So you know that thing I repost from time to time? It goes like this:

Be the person you needed when you were young.

Here’s the thing about that. You don’t have to have your shit together to do it.

Let me say it again.

You don’t have to have your shit together to do it.

When I was fourteen I encountered two of the most influential teachers that would ever cross my path.

One taught me to think critically, to examine both sides of every story, to understand that when people tell a story, they always tell it from their own perspective and if you really want to understand history, and, by extension, people, you need to learn to decode that.

The other was the first adult I’d ever encountered (apart from my parents who didn’t count, because I was fourteen and an idiot) who I really believed saw my actual potential, and who made me think that just maybe I had some shit going on in my head that was worth putting out into the world.

They hated each other. And when I look back on them with adult eyes I can see that they 100% did NOT have their shit together. But it didn’t matter. I needed the lessons they taught me. I learned them just as well. And I became a better adult as a result.

You don’t have to have it all figured out to be a good influence on someone who looks up to you. All you really have to do is support them, encourage the things they’re good at, and nourish the good in them. That’s it. You don’t have to be wise, or smart, or even have it all figured out. You just have to give a shit, and accept them for who they are.

You have no idea the impact you could have.

When I was about 24 and stuck in a country I really didn’t like that much, and fading away for lack of creative things to do, I made a small theatre group for little kids. And I watched one child absolutely flourish on a stage. That kid grew up into a frikkin’ incredible teen who plays Maureen on stage and pursued that dream all the way to theatre school. The last time I spoke to her mother (with whom I am friends on facebook), she still remembered me. When my kid was born, she sent him gifts.

When I was at camp, there was a kid who was out of control, behaviour problems out the wazoo. Until we put him on stage. Where he blossomed. So I gave him the lead. And he took that responsibility, and flew. I don’t know what happened to him, but I know that, for that summer, he learned that there were ways to get positive attention, and they were way better than the negative attention seeking shit he’d been pulling up to then.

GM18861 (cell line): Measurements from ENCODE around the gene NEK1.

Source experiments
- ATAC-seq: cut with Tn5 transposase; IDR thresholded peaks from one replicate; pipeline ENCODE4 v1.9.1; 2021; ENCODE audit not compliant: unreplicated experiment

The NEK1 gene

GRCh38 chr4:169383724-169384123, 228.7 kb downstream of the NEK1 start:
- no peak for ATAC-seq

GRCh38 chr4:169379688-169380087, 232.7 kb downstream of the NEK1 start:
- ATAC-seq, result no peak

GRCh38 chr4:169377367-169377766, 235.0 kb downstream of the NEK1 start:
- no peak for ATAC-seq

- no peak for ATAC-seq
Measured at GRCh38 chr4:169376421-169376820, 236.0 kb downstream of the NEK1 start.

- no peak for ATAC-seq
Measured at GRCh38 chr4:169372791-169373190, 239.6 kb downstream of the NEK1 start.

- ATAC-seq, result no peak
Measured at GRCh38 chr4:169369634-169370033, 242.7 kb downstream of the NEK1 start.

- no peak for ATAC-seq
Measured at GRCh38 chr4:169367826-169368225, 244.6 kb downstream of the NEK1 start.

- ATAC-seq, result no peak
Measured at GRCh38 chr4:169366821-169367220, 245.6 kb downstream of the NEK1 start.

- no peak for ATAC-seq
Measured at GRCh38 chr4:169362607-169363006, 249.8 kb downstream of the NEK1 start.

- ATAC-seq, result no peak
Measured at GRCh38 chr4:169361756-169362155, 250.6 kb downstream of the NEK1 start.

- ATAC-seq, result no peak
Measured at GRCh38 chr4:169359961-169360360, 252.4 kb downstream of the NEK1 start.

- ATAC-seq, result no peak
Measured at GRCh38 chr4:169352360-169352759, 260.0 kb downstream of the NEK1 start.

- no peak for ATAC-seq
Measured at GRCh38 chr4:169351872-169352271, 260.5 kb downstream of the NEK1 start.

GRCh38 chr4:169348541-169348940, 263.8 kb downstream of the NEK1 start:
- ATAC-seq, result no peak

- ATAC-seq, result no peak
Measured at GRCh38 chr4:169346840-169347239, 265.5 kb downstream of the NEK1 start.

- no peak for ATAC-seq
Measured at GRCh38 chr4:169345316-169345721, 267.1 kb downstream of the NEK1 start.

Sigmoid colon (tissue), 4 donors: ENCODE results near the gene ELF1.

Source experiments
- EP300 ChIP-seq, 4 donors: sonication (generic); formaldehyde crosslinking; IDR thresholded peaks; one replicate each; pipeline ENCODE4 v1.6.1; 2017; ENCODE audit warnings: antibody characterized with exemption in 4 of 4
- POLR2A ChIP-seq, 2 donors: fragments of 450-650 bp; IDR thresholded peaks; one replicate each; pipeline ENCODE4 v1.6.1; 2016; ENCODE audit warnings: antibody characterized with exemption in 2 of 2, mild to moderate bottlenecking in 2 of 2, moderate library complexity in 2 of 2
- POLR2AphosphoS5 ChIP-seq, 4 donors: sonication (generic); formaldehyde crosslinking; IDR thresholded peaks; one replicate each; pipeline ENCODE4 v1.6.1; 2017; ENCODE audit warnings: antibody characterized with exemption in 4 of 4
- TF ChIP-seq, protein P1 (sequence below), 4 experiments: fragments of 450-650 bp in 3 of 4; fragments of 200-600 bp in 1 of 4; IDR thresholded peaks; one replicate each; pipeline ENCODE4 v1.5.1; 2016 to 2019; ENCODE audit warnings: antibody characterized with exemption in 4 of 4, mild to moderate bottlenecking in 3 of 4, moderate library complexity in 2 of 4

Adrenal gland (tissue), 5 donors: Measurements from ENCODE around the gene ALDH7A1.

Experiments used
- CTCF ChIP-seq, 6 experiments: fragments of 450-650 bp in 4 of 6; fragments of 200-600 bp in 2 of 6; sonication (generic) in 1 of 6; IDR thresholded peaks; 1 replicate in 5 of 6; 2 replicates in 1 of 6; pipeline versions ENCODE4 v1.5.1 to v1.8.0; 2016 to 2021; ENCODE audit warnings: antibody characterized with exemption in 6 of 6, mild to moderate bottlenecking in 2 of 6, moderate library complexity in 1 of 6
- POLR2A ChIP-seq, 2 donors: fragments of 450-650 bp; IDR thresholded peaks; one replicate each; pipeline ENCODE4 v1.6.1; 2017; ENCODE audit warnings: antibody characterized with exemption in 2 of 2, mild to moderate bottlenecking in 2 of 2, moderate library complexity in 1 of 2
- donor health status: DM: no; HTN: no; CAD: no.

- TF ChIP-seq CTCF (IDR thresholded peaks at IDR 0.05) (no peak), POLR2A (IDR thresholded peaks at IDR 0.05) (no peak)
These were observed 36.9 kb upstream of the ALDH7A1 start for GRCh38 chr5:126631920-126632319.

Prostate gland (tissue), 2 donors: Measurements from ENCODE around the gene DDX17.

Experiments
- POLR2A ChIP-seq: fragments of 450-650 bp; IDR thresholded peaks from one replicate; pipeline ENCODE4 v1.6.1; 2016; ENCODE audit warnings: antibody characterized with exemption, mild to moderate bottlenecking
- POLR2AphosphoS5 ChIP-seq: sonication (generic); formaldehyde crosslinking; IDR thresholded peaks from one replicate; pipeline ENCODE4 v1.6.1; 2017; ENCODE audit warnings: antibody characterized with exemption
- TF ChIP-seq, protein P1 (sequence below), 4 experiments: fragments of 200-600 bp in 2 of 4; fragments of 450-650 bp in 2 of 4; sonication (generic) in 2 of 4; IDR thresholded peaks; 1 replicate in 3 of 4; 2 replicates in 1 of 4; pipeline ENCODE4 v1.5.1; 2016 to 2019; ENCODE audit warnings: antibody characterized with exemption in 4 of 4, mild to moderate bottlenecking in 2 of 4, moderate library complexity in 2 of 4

When I was running after school programs and I was so depressed and fucked up I could barely hold my shit together, and my life was collapsing around my ears, there was a kid who was Trouble with a capital T. He’d get into trouble because of his temper, and just escalate in that way some kids do where they’re like, well I’m in trouble now, so fuck it. And over the months I was there, I developed enough of a relationship with that kid that we went from flying off the handle aggressive temper tantrums to him being able to sit down with me and go, “Yeah, I shouldn’t have reacted that way.” I refused to treat him like “the bad kid”. I treated him like a person. And it helped. And I was a fucking mess, you guys.

Not every kid who has crossed my path will remember me. I may not have helped them all. But for a few of them, I think I was That Adult. And every time, without exception, my own life was… not perfect. I did not have my shit together. I just had the right thing for that kid at that time.

Not everyone works with kids. But most people know some. Your own, or nieces and nephews, or a neighbour kid who comes and hangs out with you when you garden. Or whatever. Just, you know, be what you needed. What we all need. Someone to see us for who we are and go, yo, dude. *fistbump* You’re pretty cool at that thing you’re doing.

This shit makes a difference. It changes lives. Trust me.

Do it. Be the person you needed when you were young. And don’t wait till you have your shit together. Be it now. We need you. They need you. Now.